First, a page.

Do you end up talking to Kyle now that he’s GM? Do the conversations change?

Babcock: I mean, I talk to him every day. But I talked to him lots before. It’s not like you don’t talk. You’re working for the same company. Those conversations would’ve been more about Marlies, or if he was at our game and I texted him to say, “What have you seen?” That part is different. I didn’t, during the Marlie run… I thought it was real important that he just be in charge of the Marlies. Win a championship and then this. We will continue to do what you always do as a GM and coach. You talk a lot and disagree a lot and agree a lot, and try to get better as an organization. But I think it’s way different than… I’ve only been in one spot where a GM was changed and a new one came in, and I left. But I think that’s all part of the process. In this situation, it is much different because we’ve been working together for so long.

One of the things that Kyle said a few weeks ago is that he enjoys the fact that you and other people in the brain trust aren’t scared to disagree. You don’t want everyone agreeing with you. You want different opinions.

Babcock: I think we’ve got real strong people. In any good organization, you have that. Lots of debate. I thought that was one of Ken Holland’s real strengths: Everyone had a say. In the end, someone has to make a decision. No different than when I am gathering information about our own team. In the end, I’ve got to decide who goes on the ice. That doesn’t mean you haven’t talked to everyone in the organization. We’re going to have lots of good debate. We’ve had lots of good debate already. We’ll continue to do that. I think that’s all part of the process. I don’t think that’s different than any other team.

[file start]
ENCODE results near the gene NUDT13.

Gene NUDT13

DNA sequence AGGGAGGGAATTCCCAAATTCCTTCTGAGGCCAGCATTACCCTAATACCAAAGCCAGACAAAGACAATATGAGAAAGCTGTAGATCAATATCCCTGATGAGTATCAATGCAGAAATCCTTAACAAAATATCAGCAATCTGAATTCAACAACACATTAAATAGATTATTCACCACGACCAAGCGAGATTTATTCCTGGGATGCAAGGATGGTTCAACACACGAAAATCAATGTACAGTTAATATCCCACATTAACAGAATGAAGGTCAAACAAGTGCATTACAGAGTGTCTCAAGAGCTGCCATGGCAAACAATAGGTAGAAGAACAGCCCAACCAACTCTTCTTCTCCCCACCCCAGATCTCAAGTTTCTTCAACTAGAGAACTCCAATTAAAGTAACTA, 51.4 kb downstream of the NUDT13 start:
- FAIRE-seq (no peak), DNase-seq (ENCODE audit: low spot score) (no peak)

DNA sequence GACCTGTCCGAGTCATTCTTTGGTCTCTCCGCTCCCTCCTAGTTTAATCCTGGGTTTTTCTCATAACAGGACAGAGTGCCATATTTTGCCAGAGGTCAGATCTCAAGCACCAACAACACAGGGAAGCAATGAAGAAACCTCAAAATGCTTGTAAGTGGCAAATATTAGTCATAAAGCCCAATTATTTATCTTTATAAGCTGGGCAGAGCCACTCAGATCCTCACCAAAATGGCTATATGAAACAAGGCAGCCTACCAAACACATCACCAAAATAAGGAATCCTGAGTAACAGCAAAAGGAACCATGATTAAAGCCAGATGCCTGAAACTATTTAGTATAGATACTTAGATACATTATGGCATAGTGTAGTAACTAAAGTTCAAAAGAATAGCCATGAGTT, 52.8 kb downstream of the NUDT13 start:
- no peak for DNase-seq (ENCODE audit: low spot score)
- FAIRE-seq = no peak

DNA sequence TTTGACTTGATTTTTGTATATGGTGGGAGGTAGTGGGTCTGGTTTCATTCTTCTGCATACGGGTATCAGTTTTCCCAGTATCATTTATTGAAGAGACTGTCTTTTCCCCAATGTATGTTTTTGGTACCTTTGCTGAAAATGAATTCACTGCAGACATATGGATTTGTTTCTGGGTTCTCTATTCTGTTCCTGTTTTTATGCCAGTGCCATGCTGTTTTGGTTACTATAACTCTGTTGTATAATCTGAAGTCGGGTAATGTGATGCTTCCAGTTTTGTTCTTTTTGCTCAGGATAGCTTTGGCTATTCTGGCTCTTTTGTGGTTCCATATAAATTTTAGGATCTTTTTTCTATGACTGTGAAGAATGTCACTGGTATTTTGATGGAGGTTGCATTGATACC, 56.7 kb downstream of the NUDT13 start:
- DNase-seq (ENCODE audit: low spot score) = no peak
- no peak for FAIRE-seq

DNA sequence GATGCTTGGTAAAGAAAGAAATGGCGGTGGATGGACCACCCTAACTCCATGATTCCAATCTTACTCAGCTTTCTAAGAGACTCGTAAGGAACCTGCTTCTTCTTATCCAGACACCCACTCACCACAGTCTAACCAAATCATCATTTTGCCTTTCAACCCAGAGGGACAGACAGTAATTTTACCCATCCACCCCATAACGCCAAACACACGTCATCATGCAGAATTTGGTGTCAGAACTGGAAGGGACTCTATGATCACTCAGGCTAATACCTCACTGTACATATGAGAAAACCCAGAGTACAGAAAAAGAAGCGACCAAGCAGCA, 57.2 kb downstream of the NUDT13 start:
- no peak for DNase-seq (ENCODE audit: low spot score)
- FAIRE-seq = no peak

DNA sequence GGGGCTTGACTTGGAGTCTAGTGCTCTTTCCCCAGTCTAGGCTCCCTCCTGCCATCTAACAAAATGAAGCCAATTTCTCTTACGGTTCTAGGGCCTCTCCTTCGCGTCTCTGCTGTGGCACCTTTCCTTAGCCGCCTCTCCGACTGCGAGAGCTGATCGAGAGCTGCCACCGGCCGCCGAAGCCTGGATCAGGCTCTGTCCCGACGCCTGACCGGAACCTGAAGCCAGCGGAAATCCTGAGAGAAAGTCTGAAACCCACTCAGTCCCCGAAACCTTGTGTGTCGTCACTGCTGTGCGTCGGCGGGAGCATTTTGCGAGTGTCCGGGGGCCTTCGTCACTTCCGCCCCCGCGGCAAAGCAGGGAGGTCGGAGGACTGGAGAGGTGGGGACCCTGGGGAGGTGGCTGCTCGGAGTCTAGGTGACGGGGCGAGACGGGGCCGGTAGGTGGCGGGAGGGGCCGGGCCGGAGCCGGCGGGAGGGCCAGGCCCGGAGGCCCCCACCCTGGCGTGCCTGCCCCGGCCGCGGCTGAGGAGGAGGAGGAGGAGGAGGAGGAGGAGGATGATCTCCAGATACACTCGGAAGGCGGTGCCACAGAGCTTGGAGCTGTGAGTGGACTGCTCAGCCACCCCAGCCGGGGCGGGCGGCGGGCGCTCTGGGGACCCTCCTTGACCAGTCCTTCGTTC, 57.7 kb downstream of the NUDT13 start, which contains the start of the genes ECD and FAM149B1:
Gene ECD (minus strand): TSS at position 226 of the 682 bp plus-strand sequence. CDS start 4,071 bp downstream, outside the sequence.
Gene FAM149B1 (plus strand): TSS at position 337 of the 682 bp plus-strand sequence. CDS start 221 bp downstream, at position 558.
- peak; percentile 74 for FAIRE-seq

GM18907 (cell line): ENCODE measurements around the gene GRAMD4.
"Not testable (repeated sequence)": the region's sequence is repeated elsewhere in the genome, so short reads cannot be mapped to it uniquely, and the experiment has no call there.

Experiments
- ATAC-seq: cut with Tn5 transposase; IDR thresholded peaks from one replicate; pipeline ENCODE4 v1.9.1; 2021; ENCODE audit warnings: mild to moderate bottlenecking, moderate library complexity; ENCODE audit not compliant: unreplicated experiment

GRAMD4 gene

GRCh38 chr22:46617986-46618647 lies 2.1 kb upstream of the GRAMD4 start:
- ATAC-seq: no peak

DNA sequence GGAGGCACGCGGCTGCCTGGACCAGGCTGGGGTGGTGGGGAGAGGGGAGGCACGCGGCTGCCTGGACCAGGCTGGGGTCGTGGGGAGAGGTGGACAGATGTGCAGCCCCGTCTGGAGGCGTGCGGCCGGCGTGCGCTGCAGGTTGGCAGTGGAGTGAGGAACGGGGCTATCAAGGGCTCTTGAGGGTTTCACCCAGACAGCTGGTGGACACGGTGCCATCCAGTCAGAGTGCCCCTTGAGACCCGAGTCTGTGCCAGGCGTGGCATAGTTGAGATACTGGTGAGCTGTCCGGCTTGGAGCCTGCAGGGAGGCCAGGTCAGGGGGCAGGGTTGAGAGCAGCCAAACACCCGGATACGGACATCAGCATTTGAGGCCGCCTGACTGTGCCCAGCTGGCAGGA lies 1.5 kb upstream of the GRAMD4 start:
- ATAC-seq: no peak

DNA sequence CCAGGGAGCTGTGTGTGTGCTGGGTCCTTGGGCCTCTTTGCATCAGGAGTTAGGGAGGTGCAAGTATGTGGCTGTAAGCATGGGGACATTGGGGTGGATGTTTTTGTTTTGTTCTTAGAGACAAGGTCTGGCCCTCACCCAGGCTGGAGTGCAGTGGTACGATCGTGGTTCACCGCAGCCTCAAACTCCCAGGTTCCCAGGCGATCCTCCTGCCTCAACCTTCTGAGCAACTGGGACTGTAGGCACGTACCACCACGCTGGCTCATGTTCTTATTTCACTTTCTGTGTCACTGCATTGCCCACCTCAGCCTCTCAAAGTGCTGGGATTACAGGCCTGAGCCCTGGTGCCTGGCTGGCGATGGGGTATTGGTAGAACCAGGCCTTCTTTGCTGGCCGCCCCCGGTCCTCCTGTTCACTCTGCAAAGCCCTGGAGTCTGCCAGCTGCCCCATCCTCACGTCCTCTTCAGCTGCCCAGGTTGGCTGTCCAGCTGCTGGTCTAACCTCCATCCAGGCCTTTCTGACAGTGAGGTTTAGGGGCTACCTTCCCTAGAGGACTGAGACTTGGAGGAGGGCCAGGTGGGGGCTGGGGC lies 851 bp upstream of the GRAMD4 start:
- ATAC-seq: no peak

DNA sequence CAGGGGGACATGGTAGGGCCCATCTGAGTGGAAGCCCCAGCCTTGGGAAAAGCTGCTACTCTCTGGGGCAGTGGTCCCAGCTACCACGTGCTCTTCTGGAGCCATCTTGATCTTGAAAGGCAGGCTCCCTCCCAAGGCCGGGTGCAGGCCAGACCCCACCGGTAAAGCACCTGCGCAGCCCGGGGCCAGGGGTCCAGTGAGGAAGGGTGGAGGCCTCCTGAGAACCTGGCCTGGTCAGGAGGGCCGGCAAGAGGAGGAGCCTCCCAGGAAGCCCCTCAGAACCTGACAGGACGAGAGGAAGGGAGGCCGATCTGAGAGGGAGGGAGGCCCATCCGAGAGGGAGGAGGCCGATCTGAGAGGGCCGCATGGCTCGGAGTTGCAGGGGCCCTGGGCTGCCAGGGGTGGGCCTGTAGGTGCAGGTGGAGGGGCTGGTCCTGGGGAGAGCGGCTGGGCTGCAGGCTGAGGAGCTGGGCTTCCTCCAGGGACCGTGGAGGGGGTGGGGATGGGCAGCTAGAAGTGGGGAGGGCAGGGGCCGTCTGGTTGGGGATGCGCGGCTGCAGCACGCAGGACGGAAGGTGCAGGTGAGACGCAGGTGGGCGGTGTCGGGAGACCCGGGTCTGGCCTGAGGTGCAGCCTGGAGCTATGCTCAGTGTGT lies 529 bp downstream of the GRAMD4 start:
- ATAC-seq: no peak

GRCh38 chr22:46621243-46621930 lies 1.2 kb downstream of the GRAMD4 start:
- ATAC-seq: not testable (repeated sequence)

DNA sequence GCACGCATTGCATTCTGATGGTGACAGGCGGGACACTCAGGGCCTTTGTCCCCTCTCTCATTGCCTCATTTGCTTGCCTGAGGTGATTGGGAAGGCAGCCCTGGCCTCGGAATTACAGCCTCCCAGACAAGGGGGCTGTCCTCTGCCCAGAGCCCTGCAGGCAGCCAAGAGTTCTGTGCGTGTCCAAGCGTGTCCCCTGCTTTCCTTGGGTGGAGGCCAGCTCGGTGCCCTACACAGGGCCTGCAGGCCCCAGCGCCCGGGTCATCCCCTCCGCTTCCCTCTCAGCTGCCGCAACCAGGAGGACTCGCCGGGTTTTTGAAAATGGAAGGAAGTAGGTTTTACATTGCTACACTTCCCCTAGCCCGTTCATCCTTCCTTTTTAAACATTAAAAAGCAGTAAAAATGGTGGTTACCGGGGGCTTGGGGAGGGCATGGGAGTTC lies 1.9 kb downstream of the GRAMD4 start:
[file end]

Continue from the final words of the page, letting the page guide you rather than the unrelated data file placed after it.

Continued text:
How concerned are you with the depth up the middle of the organization with the three free agents and now Aaltonen going to the KHL?

Babcock: Aalts, if you’re in his situation, he came here and won himself a Calder Cup and championship and it went real good. We also acquired Lindholm. Players make decisions based on that. But the great thing about it is the season hasn’t started yet, so we will see where we are at when the season starts. How’s that?

What do you make of Kyle’s drafting philosophy so far?

Babcock: I don’t make anything of it. We’re going to know a lot more in three or four years. It’s not like we had the first or second pick. It’s a way different situation when you’re picking where we are. What we tried to do is, the guys putting together the lists spent a lot of time at it and a lot of debate at it, and we try to end up with the best group of players. Every team here today walks out and says, “I can’t believe that guy was there.” We all have a different list. That is why the guy is there. Everyone leaves pumped up, but two and three years from now… someone went today in the second or third round that is going to be a star. Let’s just hope he’s on our team.